Phase 1 trials throw up some challenging problems for a medical statistician. Rob explains that it is necessary to use the principles of randomisation, for example “to ensure you get no bias by the medic picking a particular patient – ‘he looks small and scrawny, we’d better give him a low dose’!”. Because there are so few patients involved, a statistician will have to use clever designs, which subsequently require a lot of technical analysis. Rob’s job was “everything from designing to analysing to reporting the trials and helping interpret them.”

In the course of his year working in the Phase 1 unit, Rob worked on about 10 or 12 different compounds, some, but not all, of which went on to Phase 2 trials, and might eventually get licensed for use in the UK. The need for a licensed medicine to cover the costs associated with unsuccessful attempts to develop other medicines is one of the main drivers for setting the eventual market prices of licensed treatments. In Phase 1 it is less serious, from the company’s point of view, to let a bad candidate through than to miss a good candidate, as there are many more hurdles for an experimental medicine to clear; but “at the same time, if you can identify the bad ones and not throw good money after bad in Phase 2 trials then you’ve done your job.”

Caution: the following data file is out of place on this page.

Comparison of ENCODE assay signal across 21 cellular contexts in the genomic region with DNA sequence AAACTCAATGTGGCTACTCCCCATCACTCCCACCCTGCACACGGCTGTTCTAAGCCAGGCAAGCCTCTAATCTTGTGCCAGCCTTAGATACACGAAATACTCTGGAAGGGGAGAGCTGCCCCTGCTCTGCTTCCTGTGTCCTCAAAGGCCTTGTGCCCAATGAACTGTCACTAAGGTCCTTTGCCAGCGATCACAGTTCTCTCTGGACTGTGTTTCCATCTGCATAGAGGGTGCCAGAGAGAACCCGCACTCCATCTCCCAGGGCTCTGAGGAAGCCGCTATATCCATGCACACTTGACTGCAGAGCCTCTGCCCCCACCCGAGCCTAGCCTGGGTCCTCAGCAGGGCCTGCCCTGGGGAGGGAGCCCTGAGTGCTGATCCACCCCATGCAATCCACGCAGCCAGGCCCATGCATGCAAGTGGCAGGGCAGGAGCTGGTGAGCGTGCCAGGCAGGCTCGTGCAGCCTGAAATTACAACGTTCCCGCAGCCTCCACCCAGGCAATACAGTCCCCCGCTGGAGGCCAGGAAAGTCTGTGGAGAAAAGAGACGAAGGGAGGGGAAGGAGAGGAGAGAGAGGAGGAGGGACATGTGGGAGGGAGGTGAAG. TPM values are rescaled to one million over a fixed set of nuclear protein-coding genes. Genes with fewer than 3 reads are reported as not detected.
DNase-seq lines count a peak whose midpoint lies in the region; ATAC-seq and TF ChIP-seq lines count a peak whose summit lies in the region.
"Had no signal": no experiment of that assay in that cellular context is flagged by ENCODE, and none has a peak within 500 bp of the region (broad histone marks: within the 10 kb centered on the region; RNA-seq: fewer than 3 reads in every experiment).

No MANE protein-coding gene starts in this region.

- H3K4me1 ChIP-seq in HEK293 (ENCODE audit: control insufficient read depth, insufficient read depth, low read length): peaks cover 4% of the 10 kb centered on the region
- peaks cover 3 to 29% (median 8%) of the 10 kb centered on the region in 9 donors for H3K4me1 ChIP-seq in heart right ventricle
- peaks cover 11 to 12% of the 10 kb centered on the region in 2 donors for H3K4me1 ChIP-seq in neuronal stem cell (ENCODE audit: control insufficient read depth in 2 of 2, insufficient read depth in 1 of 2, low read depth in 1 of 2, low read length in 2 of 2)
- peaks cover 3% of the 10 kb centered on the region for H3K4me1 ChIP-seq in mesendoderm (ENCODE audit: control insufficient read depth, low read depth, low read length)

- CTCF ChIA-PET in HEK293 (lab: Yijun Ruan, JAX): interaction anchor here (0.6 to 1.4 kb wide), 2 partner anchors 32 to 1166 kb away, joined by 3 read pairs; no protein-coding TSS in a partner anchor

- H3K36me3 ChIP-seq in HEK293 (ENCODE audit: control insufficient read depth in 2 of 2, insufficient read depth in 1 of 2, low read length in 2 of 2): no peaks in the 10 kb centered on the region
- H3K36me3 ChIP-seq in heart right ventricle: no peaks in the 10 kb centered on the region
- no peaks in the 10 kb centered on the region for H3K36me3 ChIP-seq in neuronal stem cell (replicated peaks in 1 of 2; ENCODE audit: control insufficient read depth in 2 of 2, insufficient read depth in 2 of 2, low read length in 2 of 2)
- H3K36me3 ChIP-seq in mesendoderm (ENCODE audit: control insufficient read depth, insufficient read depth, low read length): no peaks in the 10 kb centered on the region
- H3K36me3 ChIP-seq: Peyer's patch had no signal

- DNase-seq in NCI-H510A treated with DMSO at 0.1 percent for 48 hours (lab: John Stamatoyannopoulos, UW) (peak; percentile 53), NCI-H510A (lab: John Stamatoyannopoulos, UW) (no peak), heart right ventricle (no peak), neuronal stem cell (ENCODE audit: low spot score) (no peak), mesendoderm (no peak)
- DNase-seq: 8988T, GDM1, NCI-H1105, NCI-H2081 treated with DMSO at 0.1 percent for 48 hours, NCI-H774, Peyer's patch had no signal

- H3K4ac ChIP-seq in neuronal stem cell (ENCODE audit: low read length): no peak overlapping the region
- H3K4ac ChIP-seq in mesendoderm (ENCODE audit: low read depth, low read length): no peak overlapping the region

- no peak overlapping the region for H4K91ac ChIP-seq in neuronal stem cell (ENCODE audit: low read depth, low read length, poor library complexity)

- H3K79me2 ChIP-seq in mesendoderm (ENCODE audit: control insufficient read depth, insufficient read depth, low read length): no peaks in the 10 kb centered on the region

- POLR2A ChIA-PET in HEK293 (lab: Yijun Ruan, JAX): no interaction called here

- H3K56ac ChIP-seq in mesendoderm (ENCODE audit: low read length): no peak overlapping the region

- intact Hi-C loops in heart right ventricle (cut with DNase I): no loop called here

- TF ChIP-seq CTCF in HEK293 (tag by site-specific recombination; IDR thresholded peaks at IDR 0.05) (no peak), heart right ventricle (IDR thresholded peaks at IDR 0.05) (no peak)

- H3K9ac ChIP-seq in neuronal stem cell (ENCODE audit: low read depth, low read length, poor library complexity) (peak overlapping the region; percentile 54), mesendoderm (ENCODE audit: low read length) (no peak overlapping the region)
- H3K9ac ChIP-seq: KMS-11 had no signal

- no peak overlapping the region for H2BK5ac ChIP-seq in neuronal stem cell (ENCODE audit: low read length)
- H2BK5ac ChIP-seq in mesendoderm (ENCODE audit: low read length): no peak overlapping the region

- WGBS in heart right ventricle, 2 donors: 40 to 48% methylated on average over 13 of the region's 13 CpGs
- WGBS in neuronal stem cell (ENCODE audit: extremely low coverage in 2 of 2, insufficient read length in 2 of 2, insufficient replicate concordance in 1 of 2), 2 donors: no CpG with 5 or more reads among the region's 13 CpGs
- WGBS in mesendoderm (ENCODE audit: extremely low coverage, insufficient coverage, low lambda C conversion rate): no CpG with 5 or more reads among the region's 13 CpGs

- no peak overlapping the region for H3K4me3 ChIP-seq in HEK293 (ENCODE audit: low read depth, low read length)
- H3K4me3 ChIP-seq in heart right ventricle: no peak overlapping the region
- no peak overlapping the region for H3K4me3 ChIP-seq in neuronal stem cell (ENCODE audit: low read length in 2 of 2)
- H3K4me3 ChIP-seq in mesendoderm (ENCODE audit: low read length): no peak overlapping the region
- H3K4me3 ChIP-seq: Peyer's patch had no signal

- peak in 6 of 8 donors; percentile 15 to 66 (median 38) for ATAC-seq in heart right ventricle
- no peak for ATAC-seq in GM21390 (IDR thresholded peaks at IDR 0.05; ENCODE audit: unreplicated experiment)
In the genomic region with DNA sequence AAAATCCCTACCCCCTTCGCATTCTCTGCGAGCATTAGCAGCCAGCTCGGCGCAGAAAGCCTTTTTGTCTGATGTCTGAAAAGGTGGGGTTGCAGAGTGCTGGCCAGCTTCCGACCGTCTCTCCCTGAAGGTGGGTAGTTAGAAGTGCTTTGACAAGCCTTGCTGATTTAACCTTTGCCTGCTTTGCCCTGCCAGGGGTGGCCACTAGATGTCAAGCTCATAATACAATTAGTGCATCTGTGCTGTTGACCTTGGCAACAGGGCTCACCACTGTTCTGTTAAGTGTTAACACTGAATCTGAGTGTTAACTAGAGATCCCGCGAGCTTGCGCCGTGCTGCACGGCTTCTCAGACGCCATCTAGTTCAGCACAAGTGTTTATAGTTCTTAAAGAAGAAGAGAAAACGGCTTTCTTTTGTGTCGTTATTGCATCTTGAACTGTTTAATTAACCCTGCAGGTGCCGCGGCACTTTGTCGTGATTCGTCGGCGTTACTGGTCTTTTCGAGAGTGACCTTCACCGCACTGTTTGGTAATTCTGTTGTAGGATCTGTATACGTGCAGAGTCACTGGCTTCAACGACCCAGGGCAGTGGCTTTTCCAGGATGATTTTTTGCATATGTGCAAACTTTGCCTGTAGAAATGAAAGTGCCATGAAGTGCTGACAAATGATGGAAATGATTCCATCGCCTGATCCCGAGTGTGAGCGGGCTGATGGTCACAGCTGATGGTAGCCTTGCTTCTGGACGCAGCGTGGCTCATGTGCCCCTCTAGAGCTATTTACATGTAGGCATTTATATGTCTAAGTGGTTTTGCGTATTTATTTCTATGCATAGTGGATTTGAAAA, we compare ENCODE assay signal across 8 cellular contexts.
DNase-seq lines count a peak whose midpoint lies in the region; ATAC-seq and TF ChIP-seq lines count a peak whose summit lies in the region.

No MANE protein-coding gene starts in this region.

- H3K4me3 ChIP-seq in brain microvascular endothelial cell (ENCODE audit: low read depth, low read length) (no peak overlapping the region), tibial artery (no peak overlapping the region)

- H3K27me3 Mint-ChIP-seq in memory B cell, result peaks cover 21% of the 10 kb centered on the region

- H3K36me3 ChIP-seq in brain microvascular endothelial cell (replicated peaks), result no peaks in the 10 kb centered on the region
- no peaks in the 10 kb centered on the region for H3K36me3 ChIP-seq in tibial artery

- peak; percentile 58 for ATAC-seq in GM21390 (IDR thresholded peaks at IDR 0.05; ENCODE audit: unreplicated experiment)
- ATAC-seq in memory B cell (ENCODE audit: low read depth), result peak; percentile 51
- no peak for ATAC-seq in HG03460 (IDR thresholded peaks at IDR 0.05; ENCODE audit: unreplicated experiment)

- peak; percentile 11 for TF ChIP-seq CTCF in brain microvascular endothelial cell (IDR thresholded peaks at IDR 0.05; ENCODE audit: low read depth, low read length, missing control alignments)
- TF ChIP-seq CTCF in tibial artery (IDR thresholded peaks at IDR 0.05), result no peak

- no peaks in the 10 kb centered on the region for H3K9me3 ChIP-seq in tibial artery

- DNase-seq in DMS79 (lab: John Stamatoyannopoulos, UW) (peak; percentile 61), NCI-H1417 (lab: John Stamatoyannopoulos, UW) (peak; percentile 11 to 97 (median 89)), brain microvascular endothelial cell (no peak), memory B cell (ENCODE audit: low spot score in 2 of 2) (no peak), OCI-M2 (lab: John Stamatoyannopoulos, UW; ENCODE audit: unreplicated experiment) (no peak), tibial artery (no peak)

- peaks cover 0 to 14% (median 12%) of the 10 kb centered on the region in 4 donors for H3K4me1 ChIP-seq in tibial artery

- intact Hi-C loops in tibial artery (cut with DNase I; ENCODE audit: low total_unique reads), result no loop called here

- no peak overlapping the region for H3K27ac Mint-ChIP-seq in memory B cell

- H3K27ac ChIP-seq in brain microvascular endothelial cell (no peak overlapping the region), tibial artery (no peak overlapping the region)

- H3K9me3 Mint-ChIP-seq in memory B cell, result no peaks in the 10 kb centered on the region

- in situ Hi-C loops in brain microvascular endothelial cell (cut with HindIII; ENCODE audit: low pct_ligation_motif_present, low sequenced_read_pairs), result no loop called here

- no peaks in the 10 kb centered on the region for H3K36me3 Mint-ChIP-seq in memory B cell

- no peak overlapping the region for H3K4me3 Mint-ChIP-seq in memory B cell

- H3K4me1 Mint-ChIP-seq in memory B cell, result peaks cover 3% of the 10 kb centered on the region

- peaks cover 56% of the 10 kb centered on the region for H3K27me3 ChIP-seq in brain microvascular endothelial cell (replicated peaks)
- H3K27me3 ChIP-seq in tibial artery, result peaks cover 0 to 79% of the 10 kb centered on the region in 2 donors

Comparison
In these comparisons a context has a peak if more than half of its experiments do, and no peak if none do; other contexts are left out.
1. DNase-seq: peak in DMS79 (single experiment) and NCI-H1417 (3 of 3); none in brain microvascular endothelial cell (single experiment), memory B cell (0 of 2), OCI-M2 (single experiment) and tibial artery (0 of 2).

Next Rob moved to a group developing a particular anti-cancer drug. The team designed, analysed and reported on Phase 2 and Phase 3 trials. “We were looking for efficacy in colorectal, pancreatic, ovarian, and non-small-cell lung cancers. I think that was my favourite time while I was there. I found designing trials more interesting than analysing trials – it was more creative, and involved more problem-solving.” His least favourite aspect of his job was SAS programming. SAS stands for “Statistical Analysis System” and it’s a universal data analysis tool used in the pharmaceutical industry. “We had a course on it for the Masters, then used it frequently at Zeneca, and the best thing about my current job is that I hardly ever touch it. I hated SAS programming!